Fort Kearny was built to provide protection for settlers heading west, on the Oregon and Mormon Trails, between 1843 and 1868.
It was named after Colonel Stephen W. Kearny, of the U.S. Army. There’s been two Fort Kearny’s, one in the Nebraska City area, in eastern Nebraska, and one further west, in Kearney. Colonel Kearny first scouted eastern Nebraska, and decided the area around what is today Nebraska City should be the place to build the fort, according to “Fort Kearny.” That site decision was soon changed.
The Army began building in 1846 and construction started, when they realized they were building between the Mormon and Oregon Trails, which would not protect most settlers. So, after a few more huts were built, to house Army troops who were to winter there in 1847-1848, construction was discontinued. Before they left what was built was christened Ft. Kearny, in honor of Colonel Kearney.
In 1847 Colonel Kearny sent Lt. Daniel Woodbury west along the Platte River to find a better place to build. Lt. Woodbury recommended where the Mormon and Oregon Trails intersected, where Kearney is today, and in 1848 permission was granted and the fort built.
The completed fort was originally called Fort Childs, after a well known soldier from the Mexican-American war. After the original Fort Kearney was disbanded, though, the War Department ordered the named changed to Fort Kearny.
Fort Kearny became a well known stop for pioneers headed west. It recorded over 30,000 people stopping there during the gold rush, in 1849.
The city of Kearney is named after the fort. The spelling was supposed to be Kearny, but a writing error included the extra ‘e’, and it was left that way, says Kearney from the Beginning.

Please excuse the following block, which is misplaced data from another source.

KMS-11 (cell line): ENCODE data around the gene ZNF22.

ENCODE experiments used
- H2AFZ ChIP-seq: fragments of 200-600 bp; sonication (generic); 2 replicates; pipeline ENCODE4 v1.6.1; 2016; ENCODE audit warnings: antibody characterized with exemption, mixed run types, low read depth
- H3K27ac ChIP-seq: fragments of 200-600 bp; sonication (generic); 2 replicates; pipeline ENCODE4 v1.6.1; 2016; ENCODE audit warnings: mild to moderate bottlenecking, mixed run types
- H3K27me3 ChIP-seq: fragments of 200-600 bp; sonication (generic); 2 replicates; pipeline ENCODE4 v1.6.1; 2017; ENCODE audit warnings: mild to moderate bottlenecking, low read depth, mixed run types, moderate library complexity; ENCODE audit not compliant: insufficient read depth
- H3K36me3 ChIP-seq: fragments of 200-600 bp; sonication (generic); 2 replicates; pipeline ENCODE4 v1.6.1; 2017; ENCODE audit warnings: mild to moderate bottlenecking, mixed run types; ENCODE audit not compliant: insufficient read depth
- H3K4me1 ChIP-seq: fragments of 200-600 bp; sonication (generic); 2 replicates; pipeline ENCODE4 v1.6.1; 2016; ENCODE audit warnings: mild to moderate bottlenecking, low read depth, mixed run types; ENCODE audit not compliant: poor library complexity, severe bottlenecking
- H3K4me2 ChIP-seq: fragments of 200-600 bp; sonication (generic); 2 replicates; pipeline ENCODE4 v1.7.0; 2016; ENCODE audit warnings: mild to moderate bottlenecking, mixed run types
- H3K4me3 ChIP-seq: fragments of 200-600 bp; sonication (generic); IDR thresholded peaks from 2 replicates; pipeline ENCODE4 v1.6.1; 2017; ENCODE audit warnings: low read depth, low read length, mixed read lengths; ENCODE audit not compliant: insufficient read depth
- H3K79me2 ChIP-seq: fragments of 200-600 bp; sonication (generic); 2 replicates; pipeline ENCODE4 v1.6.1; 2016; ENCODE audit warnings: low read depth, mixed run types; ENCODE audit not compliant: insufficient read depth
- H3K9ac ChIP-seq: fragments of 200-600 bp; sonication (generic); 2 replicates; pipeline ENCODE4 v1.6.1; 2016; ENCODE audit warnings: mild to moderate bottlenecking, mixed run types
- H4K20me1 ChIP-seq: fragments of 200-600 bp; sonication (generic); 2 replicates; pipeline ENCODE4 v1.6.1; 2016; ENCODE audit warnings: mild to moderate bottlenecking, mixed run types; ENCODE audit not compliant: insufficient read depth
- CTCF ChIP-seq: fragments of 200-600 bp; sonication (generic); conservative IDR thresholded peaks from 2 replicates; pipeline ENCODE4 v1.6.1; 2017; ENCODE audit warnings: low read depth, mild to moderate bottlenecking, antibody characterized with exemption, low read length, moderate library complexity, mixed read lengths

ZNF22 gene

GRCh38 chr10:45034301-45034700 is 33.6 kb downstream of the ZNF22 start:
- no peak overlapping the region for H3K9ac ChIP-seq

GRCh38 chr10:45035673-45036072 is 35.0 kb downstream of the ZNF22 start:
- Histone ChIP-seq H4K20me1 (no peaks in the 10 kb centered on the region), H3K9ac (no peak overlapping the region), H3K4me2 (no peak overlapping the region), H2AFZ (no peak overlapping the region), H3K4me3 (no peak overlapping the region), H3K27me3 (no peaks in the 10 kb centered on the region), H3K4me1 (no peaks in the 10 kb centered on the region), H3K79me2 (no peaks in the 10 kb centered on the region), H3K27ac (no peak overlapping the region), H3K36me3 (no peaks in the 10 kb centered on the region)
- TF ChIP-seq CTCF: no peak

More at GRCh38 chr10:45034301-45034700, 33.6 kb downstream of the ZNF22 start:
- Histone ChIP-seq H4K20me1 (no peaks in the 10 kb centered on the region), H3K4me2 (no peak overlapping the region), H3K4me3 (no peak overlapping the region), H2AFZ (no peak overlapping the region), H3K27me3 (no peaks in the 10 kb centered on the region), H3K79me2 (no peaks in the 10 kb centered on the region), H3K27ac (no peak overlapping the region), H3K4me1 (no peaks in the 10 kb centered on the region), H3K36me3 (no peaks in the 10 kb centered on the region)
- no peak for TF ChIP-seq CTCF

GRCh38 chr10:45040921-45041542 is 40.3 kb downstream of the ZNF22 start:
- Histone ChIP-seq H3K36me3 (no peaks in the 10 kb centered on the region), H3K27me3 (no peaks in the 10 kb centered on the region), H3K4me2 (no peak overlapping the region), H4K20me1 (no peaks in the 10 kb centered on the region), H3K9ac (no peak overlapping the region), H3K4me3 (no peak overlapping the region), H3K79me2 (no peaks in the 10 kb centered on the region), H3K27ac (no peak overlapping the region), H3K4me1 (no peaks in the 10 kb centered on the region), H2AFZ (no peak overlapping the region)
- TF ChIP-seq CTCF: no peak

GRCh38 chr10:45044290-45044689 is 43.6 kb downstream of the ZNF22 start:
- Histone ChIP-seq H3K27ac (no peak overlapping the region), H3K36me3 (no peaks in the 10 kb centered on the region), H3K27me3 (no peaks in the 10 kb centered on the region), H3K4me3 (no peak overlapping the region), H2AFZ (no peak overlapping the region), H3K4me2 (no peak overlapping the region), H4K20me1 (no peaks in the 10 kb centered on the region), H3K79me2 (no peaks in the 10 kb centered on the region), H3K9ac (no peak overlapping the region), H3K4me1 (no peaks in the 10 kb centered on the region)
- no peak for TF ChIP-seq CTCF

Ft Kearny history
Ft. Kearny became a busy hub for the pioneers headed west, and in 1850 the Pony Express began delivering mail.
In 1864 the Indians began hostilities against both those who settled in the area and those traveling through. Ft. Kearny soldiers began traveling with the wagon trains for protection, and those who lived in the area would seek protection at the fort, if necessary.
Fort Kearny also had provisions for wagon trains, soldiers, and those who settled in the area.
Nevertheless, in 1867 the railroad began construction, and Fort Kearny no longer had travelers to protect, so, in 1871, it was abandoned. In 1875 the buildings were torn down, and the troops transferred to Omaha.
Several years later only the cottonwood trees and the earthwork fortifications, built during the Indian hostilities in 1864, remained.
In 1928 Nebraska citizens raised enough money to buy and restore 40 acres of the original land, and in 1929 the
State of Nebraska purchased the land from them. Archaeological evacuations have found and marked all the important buildings on the site.
The State Historical Park is open all year including a visitor’s center, and modern camp facilities.
Kearney from the Beginning @ Kearney.net
Ft. Kearny @ wikipedia.org